At Synchrony Financial, where 46% of all managers are women, CEO Margaret Keane says she wanted to build a sturdier bridge from the entry-level jobs in the consumer bank and credit-card issuer’s call centers to the managerial track. Many of those jobs are held by women. “I feel I have as a woman CEO a responsibility in terms of driving the culture,” says Ms. Keane, who began her own career in a bank call center.

One way is a nine-month development program that allows call-center and administrative staff to hone their management skills, such as leading meetings and giving high-ranking executives their elevator pitches, while exploring different career paths across the company. Of the several hundred employees who have completed the program since it began in 2013, more than 250 have been promoted to managerial positions, 60% of them women.

One is 29-year-old TJ Wright, a bank representative who jumped to become an assistant vice president in Synchrony’s consumer-banking operations in Charlotte, N.C., in January. Key to landing it, she says, were a couple of senior executives who sponsored her, championing her for bigger roles. Unlike mentors, who largely offer informal guidance, sponsors open doors to other powerful contacts and advocate for their protégés when big projects or promotions come up—something the McKinsey and Lean In data show is instrumental in propelling the careers of both men and women.

“When I got my new job, I was so excited to tell my sponsors,” Ms. Wright says. “They said, ‘We know, we were in the room having those conversations about you!’ ” Nearly a year into her new role, she has mapped out her next couple of potential moves and hopes to land a promotion to vice president next. “I’ve got to pace myself a little bit,” she says.

The sponsor’s role

At Bank of America, where more than 40% of people in management are women, sponsorships play a critical role in helping women advance, says Cynthia Bowman, head of diversity and inclusion and talent acquisition at the bank. To secure a sponsor, “you’ve got to consistently perform, have a strong brand and deliver. That’s just table stakes,” she says. “But a lot of people do that and might still not move, because they don’t have the right support.”

Up-and-coming women have the chance to be matched to senior players in several ways. Over the past three years, more than 4,100 women have participated in one of the company’s formal career-development programs, through which many get sponsors. The bank estimates many more women have found sponsors through other programs within its various lines of business and regular forums it organizes for them to get facetime with high-level executives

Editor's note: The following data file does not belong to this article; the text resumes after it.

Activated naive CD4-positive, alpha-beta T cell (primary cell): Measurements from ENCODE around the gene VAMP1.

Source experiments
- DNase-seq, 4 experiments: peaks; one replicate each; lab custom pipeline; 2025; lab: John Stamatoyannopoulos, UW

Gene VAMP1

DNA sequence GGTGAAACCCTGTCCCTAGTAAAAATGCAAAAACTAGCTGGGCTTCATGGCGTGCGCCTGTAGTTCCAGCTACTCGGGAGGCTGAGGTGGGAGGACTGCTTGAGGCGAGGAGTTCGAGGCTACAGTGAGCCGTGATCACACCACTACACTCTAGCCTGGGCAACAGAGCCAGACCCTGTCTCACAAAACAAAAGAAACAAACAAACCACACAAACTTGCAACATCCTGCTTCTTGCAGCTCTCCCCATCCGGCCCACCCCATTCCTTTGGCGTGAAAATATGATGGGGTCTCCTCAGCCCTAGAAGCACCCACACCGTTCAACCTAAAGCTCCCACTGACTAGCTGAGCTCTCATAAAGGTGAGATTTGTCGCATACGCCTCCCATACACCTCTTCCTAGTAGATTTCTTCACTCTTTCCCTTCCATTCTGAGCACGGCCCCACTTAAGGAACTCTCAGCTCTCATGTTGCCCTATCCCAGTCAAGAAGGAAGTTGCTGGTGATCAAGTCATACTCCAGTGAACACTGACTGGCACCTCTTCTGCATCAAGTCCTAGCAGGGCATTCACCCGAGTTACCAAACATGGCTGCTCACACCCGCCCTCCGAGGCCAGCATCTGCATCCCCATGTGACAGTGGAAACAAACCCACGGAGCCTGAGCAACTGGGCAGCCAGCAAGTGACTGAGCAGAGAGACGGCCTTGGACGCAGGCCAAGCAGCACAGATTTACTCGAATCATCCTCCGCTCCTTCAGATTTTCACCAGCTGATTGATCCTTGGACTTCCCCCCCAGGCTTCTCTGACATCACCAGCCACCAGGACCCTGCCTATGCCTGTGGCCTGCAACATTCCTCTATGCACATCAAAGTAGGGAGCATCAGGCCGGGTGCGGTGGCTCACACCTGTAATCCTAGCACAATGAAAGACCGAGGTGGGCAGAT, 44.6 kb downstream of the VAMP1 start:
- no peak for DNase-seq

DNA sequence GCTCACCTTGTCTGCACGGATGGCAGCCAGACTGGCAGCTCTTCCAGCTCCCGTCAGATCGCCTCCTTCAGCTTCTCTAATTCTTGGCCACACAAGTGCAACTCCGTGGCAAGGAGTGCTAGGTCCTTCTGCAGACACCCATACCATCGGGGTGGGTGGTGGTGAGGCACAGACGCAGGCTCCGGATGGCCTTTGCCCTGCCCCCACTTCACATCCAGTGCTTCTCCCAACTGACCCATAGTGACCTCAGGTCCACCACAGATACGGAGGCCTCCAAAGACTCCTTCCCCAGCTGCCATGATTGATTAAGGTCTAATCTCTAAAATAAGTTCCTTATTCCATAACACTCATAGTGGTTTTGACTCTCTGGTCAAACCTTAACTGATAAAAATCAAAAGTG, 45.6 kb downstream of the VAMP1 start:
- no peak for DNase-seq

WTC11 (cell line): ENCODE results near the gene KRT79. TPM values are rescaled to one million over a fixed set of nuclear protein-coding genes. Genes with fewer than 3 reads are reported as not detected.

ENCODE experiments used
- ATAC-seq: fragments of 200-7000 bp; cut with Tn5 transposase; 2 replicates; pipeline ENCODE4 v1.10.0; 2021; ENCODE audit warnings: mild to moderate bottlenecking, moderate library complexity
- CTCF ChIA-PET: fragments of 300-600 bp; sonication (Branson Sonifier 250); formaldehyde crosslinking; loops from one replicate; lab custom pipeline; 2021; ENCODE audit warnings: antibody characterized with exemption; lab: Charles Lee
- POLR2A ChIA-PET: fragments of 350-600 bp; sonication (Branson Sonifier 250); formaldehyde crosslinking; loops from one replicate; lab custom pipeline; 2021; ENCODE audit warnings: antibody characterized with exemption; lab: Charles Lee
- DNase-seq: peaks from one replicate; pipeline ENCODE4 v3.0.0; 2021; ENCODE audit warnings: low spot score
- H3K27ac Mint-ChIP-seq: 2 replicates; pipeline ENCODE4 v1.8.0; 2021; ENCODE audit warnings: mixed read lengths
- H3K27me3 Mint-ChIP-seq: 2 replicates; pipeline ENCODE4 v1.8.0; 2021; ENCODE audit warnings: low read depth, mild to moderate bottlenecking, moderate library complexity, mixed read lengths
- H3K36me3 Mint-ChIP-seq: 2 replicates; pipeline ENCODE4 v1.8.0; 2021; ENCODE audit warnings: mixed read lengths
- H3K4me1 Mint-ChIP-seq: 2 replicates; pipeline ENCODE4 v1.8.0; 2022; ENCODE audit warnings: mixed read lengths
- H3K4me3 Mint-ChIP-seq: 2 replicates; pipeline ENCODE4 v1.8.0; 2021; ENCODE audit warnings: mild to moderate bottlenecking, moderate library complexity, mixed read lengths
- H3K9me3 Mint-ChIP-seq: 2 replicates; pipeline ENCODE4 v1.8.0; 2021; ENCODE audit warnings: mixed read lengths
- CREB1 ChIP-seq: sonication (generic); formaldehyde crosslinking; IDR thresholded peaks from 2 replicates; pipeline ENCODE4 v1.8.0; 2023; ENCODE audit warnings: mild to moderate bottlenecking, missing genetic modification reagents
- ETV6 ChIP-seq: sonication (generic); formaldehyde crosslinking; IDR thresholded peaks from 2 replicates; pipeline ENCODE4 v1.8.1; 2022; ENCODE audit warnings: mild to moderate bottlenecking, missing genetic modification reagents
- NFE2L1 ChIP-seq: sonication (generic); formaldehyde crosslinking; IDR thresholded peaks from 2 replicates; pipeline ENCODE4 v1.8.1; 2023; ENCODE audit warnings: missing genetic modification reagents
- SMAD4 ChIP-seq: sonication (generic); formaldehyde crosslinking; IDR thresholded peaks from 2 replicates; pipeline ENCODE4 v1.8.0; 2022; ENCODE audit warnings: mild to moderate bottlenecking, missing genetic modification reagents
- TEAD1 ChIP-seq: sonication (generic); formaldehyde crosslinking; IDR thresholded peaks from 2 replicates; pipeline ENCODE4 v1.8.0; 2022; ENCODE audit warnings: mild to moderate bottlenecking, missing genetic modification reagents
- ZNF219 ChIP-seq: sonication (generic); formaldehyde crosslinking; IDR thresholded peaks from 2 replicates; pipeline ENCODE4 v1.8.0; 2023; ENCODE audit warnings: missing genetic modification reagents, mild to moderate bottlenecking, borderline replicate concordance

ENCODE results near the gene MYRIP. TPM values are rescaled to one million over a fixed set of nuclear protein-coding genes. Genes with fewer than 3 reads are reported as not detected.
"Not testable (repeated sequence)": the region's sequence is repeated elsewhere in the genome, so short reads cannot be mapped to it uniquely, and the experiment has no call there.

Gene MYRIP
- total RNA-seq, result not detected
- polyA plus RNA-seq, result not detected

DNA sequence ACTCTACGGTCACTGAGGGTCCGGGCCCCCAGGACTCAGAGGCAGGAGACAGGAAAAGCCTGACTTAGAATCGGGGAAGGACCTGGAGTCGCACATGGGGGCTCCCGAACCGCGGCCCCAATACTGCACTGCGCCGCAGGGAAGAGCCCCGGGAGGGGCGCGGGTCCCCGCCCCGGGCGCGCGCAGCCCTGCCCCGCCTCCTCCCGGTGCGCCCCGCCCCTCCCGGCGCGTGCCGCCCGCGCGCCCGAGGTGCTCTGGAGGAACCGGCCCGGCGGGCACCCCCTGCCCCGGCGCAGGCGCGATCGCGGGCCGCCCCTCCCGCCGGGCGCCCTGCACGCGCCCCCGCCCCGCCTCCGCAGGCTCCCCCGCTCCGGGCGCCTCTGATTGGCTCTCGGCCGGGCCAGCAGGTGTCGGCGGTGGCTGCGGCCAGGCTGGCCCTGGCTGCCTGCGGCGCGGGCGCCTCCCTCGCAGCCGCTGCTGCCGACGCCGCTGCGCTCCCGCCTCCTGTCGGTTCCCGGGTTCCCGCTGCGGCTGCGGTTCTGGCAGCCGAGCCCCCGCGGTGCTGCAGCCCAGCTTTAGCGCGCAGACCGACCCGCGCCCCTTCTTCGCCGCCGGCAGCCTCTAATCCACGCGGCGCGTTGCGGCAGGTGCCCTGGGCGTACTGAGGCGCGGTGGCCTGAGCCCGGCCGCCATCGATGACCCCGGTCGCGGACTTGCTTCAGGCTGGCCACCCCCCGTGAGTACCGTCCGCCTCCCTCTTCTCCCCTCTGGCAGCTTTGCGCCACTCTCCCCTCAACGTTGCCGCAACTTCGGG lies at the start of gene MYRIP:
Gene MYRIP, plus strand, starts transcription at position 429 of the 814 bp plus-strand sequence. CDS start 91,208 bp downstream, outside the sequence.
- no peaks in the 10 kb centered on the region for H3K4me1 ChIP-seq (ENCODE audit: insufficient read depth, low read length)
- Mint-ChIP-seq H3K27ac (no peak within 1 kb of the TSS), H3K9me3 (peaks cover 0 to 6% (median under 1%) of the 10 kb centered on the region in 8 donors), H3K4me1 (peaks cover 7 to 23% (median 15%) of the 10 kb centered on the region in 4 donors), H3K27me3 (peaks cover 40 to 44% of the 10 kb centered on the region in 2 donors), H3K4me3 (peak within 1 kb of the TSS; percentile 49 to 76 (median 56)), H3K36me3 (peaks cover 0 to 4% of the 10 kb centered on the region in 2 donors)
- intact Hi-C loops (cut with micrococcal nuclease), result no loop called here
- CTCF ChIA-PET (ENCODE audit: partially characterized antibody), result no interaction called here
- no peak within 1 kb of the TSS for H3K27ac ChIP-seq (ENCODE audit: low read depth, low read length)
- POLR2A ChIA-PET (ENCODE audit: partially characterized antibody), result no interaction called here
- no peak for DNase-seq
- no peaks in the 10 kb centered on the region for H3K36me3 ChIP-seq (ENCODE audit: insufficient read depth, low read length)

Industry by Industry

Women’s share of employment at each level of selected industries

Source: LeanIn.Org and McKinsey & Co. Women in the Workplace 2019 study of 329 companies

To measure how its efforts are working, Bank of America tracks its workforce data meticulously. At least once a month, senior leaders receive updated scorecards tracking the representation of women at every level. Lower-level managers are also expected to meet certain goals, such as interviewing a diverse slate of candidates for open positions.

Procter & Gamble also takes a granular approach to evening the gender playing field. Women hold 47% of all management roles at P&G, up from 44% four years ago. The consumer-goods giant applies the same rigorous approach that it uses for market research to help employees map their career-development plans. When the company spotted a drop in the share of midlevel female managers, it started tracking their progression earlier and more closely.

“Today we can pull that data, slice it by function, by geography. We can spot weaknesses quickly and whether they might lead to a pipeline deficit,” says Deanna Bass, P&G’s director of global diversity and inclusion.

The individual career plans identify what sorts of experience employees need and are acquiring, and the likely next promotions they have the potential to attain. If someone has been in a job longer than initially mapped, “it allows us to go back to her manager and say, ‘She’s been here several years and hasn’t moved. Can she be promoted?’ ” she says. “The role of the manager is critical to their success.”

Luz Damaris Rosario, who manages a Goya Foods plant, credits an early promotion with lifting her career and giving her exposure to senior executives. PHOTO: JULIA ROBINSON FOR THE WALL STREET JOURNAL

Luz Damaris Rosario, who began working as a chemist at Goya Foods when she was 22 and now oversees one of the company’s largest food-production plants, in Houston, credits an early promotion with catapulting her career. Within two years of joining the company, she was made a laboratory manager, overseeing a team of scientists in a Puerto Rico plant producing canned beans and tomato sauce.

“That promotion empowered me,” she says, adding that it gave her greater access to senior Goya executives and a broader understanding of how the company operates. “It was, ‘The world belongs to me,’ ” she says.

One of those senior leaders, the president of Goya’s Puerto Rico operations at the time, helped pay for her to get an M.B.A. after she told him she hoped to head one of the company’s operations one day. Now, at 56 and with many more promotions under her belt, Ms. Rosario says she advises younger women to stay alert to new roles and look for ways to grow.

“Don’t think you’re competing with your male counterparts,” she says. “Just compete with yourself.”